Part 1 About Leonard
Part 2 About the Flute
Back in 2005, while I was performing in Phoenix at a flute circle on steroids called "Flute Odyssey", I met, and bought a very interesting flute, from Leonard McGann of Lone Crow flutes.
Leonard had traveled all the way from his home in rural Virginia, located on "Difficult Creek Road", to come to the Odyssey. Quite a journey to say the least. I found him to be a kind, warm person, but with a mischievous sense of humor too.
Since then we have stayed in touch and visited during many flute festivals, sharing insights and a few laughs. Okay, a lot of laughs... The most recent event where Leonard and I got to hang out was at the Musical Echoes festival in Florida last May. It was, as always, a lot of fun.
With Leonard McGann at the Flute Odyssey
Then, earlier this summer I learned, with great sadness, that Leonard is very ill. With few exceptions, NAF makers do not make a lot of money, and the sluggish economy has hit them just as hard has it has hit the rest of us. (Us being NAF fans, not Wall Street bankers.) So in addition to dealing with his declining health, he has a mounting pile of medical bills.
Several flute auctions were started to help Leonard with his medical bills, most notability one put together by Randy and Shelly Stenzel of Feather Ridge flutes.
As a recording artist and performer I obviously didn't make flutes that I could donate to the auctions, but I did have the ability to record a song on one of Leonard's flutes. I decided to use the first one I got from him back at the Odyssey gathering. I chose this flute for a number of reasons. For one thing I can’t pick it up and not be reminded of Leonard, but I also chose it because it has a non standard tuning, and I thought that would suit a song written for Leonard. The tuning gives it a unique, one-of-a-kind, quality and Leonard has a unique, one-of-a-kind, quality too!
The resulting song was “Lone Crow Song”. It is available for sale as an MP3 digital download and 100% of the proceeds from all sales of the song go to Leonard to help him and his family deal with his medical bills.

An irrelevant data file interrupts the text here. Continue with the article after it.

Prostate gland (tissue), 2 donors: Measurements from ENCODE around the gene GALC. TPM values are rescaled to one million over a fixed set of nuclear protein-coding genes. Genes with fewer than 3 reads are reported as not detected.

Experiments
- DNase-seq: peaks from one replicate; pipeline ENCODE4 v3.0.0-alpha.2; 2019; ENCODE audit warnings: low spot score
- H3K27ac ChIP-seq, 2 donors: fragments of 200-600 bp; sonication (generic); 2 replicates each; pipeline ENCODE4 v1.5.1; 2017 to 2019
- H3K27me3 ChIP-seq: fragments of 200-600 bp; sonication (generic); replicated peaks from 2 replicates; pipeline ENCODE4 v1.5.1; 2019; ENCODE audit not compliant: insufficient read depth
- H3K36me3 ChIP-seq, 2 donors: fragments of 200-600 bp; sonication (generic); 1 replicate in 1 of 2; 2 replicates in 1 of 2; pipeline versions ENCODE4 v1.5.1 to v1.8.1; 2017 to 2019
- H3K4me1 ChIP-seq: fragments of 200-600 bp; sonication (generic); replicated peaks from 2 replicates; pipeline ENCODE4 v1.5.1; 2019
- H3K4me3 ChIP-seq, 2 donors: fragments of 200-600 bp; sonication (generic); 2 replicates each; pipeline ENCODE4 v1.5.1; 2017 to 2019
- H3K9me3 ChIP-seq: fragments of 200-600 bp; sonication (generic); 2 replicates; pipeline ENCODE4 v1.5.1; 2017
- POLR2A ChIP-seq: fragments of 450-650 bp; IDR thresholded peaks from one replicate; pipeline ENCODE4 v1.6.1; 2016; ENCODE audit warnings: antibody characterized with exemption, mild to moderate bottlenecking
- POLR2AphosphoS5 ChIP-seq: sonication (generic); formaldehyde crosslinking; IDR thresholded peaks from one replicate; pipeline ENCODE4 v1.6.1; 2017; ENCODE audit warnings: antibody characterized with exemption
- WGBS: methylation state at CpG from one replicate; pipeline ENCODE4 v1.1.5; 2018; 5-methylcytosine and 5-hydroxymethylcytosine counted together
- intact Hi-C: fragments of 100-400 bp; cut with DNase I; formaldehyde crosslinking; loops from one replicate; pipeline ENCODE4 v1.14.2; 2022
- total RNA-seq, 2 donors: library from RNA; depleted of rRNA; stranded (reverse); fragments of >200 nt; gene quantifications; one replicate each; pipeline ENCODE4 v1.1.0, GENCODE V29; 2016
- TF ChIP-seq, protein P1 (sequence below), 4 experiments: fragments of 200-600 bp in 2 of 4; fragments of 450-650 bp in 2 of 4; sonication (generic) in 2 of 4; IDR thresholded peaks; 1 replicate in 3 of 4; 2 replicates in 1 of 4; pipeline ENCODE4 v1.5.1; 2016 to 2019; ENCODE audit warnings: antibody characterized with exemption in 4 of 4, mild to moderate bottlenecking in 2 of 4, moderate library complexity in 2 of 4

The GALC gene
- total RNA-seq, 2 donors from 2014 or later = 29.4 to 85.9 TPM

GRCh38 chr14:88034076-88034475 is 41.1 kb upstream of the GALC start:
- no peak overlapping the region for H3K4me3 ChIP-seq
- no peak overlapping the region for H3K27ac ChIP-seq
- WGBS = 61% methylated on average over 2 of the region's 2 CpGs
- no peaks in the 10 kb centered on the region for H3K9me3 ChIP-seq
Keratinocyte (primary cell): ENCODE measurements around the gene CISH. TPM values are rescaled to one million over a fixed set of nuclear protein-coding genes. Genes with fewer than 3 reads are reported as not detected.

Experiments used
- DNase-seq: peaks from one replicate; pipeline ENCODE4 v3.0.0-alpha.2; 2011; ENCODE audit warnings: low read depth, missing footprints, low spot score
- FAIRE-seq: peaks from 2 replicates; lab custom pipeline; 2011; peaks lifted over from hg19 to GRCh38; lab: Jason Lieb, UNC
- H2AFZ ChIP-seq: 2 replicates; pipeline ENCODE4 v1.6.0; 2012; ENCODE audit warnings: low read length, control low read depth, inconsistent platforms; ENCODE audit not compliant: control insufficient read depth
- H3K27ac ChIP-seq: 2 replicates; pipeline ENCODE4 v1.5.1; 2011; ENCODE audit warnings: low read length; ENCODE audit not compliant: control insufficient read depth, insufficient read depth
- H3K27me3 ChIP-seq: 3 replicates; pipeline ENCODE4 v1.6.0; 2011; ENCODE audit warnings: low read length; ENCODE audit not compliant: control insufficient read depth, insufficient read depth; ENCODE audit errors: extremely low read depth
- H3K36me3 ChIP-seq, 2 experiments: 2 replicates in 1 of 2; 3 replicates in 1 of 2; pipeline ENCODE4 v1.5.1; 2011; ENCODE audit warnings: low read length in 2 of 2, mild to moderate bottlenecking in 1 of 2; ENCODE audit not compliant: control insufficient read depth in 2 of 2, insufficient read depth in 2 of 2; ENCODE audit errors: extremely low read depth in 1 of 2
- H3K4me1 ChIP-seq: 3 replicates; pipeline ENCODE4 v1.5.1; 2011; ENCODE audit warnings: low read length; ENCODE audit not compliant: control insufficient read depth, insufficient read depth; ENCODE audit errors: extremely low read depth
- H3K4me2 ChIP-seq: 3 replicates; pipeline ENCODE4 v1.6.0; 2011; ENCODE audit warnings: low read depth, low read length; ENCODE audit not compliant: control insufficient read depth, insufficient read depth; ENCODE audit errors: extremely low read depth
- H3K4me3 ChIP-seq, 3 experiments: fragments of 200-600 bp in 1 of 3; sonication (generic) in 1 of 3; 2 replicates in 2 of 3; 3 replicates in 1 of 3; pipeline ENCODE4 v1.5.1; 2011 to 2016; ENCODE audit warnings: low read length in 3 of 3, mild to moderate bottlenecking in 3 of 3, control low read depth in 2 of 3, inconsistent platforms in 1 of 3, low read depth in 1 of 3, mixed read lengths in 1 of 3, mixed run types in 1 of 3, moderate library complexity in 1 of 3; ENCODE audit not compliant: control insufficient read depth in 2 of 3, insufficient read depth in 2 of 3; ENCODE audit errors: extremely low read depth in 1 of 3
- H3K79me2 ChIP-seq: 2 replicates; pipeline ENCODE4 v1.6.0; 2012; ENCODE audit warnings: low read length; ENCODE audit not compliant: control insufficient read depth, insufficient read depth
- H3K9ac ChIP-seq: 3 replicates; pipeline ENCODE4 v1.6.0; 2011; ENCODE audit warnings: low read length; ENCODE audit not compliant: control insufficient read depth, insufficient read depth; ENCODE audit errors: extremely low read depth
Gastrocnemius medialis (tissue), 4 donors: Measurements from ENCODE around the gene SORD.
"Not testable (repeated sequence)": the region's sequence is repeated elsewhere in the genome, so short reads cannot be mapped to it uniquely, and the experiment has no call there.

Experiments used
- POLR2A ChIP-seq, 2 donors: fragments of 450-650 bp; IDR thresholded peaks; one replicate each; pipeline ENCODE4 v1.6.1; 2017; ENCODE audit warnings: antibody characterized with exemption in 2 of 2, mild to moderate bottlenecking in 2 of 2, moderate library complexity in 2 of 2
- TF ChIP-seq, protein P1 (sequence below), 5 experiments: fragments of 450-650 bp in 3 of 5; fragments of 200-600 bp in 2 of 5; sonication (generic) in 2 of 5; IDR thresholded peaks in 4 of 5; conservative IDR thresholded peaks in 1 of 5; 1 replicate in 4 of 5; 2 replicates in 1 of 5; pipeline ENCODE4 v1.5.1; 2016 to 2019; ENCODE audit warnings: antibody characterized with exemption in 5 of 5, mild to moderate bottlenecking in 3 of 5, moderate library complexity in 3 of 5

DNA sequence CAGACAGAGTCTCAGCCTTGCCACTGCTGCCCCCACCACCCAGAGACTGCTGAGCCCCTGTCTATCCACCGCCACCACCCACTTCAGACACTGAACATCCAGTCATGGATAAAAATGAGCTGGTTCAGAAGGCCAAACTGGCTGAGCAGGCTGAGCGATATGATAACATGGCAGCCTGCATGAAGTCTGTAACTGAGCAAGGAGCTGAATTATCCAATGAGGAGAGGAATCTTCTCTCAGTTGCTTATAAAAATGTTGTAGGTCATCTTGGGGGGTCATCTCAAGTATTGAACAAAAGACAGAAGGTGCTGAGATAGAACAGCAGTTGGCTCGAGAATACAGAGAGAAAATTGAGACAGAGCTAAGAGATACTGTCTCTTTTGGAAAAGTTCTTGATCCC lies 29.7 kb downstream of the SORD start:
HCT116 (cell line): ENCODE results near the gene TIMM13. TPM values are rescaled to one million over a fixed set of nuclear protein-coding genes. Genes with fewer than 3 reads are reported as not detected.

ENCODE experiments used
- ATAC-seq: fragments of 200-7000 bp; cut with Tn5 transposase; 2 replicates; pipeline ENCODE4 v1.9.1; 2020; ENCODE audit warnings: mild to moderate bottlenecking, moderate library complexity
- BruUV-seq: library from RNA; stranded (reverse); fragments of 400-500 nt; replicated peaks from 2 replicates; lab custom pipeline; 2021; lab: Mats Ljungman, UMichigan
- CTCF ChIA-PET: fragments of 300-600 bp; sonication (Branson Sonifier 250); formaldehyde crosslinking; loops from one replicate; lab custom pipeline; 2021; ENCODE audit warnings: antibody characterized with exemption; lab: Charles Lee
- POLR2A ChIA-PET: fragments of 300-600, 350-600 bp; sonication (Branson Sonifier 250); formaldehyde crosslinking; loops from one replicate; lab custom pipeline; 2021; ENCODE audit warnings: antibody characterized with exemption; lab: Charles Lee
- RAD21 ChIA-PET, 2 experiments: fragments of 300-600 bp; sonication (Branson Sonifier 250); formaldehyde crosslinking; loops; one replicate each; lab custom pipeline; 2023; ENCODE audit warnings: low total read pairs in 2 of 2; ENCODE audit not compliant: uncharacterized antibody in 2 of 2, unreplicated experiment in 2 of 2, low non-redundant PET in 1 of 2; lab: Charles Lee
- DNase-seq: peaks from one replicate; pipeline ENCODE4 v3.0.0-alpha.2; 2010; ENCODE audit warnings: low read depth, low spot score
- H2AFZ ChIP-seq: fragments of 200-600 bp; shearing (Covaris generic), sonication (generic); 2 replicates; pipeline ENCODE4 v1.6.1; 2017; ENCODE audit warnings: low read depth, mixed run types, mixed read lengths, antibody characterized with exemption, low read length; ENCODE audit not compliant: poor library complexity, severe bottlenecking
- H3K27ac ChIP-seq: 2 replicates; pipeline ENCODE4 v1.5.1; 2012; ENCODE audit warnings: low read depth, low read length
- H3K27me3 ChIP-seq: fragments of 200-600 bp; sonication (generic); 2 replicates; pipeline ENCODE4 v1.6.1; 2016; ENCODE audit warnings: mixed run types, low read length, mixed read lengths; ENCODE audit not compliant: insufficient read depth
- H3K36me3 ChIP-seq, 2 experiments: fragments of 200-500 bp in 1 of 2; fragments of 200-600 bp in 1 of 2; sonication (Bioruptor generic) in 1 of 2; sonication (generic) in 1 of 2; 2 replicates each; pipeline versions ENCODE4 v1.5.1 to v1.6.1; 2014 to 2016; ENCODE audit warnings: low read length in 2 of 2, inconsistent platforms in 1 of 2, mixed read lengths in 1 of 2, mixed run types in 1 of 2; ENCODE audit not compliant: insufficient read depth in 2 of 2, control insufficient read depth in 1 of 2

Lone Crow Song
Since it is a very unusual flute I thought it would be interesting to take a look at it in more detail, and that's what this post is all about.
THE LONE CROW FLUTE
The flute that I used to record Lone Crow Song is a six hole Native American style flute, but with a non standard tuning and fingering. Three different scales can be pulled from this instrument making it a fun flute to play, since it has so many notes available to the player. It also sounds great! Clear and sweet.
The Lone Crow Flute
The main scale on the flute is a pentatonic scale, but is not the standard NAF minor pentatonic scale. It has the same notes of that scale, but starts, and ends, one whole step lower. The bottom note is G above middle C and the notes produced are as follows: G-A-C-D-E-G
A standard NAF minor pentatonic with these notes would start, and end on A, and would be look like this: A-C-D-E-G-A
The fingering for this scale is unlike 99% of most NAFs so there is not, to the best of my knowledge, any finger TAB for it. Therefore, to illustrate the fingerings, I will use Xs and Os. An “X” equals a closed finger hole, while an “O” equals an open hole.
THE MAIN “LONE CROW FLUTE” SCALE
Here is the fingering for the main scale with the notes below:
X X X X X O
X X X X O O
X X X O O O
X X O O O O
X X X X X X
X O O O O O
G A C D E G
Although it might look complex all you do is keep the second hole from the bottom covered at all times while opening all the others in succession, starting from the bottom, to play the scale.